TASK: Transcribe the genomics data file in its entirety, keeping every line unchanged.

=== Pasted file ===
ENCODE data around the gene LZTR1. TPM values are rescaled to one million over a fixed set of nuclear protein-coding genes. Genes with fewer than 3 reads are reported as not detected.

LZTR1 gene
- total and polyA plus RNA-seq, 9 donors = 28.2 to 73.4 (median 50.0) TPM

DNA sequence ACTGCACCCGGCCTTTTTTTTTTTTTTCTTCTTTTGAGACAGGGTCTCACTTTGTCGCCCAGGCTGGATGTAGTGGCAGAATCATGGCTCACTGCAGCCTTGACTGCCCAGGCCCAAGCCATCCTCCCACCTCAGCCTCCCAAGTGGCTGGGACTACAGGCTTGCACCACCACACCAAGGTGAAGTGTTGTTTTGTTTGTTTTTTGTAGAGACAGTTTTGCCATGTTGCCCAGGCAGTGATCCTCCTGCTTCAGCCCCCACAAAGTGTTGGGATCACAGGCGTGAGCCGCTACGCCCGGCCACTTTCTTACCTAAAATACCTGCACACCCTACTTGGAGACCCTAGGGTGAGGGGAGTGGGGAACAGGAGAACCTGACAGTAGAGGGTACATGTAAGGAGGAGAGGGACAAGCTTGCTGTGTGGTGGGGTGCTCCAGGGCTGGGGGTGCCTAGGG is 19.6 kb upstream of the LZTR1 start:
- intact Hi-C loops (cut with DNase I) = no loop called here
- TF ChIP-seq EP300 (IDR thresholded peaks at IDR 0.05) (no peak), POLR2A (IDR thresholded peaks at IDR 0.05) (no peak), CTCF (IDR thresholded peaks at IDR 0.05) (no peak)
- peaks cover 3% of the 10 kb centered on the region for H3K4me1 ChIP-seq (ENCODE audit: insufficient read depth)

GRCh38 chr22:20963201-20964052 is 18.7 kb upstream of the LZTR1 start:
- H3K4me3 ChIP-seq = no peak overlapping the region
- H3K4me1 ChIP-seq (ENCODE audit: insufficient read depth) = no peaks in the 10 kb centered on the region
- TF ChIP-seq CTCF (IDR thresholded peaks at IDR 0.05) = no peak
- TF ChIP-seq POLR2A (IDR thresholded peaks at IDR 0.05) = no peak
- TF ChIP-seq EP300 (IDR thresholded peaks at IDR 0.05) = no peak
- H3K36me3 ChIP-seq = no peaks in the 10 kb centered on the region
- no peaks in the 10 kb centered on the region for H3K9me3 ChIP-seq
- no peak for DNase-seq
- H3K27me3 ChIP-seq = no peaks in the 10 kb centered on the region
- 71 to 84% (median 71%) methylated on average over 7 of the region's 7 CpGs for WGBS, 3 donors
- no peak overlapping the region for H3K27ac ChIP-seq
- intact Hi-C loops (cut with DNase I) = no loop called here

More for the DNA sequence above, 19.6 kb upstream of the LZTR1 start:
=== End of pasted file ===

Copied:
ENCODE data around the gene LZTR1. TPM values are rescaled to one million over a fixed set of nuclear protein-coding genes. Genes with fewer than 3 reads are reported as not detected.

LZTR1 gene
- total and polyA plus RNA-seq, 9 donors = 28.2 to 73.4 (median 50.0) TPM

DNA sequence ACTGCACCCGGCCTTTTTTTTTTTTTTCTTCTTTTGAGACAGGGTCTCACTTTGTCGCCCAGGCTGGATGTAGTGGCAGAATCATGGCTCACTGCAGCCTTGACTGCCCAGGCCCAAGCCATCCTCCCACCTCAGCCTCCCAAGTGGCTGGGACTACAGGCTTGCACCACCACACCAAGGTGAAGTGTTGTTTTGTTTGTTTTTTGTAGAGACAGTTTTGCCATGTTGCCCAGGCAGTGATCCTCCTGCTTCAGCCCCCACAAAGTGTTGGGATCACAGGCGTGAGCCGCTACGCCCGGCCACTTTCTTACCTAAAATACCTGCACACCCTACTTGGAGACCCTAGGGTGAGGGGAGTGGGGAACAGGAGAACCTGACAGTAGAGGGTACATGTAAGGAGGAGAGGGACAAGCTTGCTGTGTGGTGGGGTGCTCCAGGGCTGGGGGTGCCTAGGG is 19.6 kb upstream of the LZTR1 start:
- intact Hi-C loops (cut with DNase I) = no loop called here
- TF ChIP-seq EP300 (IDR thresholded peaks at IDR 0.05) (no peak), POLR2A (IDR thresholded peaks at IDR 0.05) (no peak), CTCF (IDR thresholded peaks at IDR 0.05) (no peak)
- peaks cover 3% of the 10 kb centered on the region for H3K4me1 ChIP-seq (ENCODE audit: insufficient read depth)

GRCh38 chr22:20963201-20964052 is 18.7 kb upstream of the LZTR1 start:
- H3K4me3 ChIP-seq = no peak overlapping the region
- H3K4me1 ChIP-seq (ENCODE audit: insufficient read depth) = no peaks in the 10 kb centered on the region
- TF ChIP-seq CTCF (IDR thresholded peaks at IDR 0.05) = no peak
- TF ChIP-seq POLR2A (IDR thresholded peaks at IDR 0.05) = no peak
- TF ChIP-seq EP300 (IDR thresholded peaks at IDR 0.05) = no peak
- H3K36me3 ChIP-seq = no peaks in the 10 kb centered on the region
- no peaks in the 10 kb centered on the region for H3K9me3 ChIP-seq
- no peak for DNase-seq
- H3K27me3 ChIP-seq = no peaks in the 10 kb centered on the region
- 71 to 84% (median 71%) methylated on average over 7 of the region's 7 CpGs for WGBS, 3 donors
- no peak overlapping the region for H3K27ac ChIP-seq
- intact Hi-C loops (cut with DNase I) = no loop called here

More for the DNA sequence above, 19.6 kb upstream of the LZTR1 start: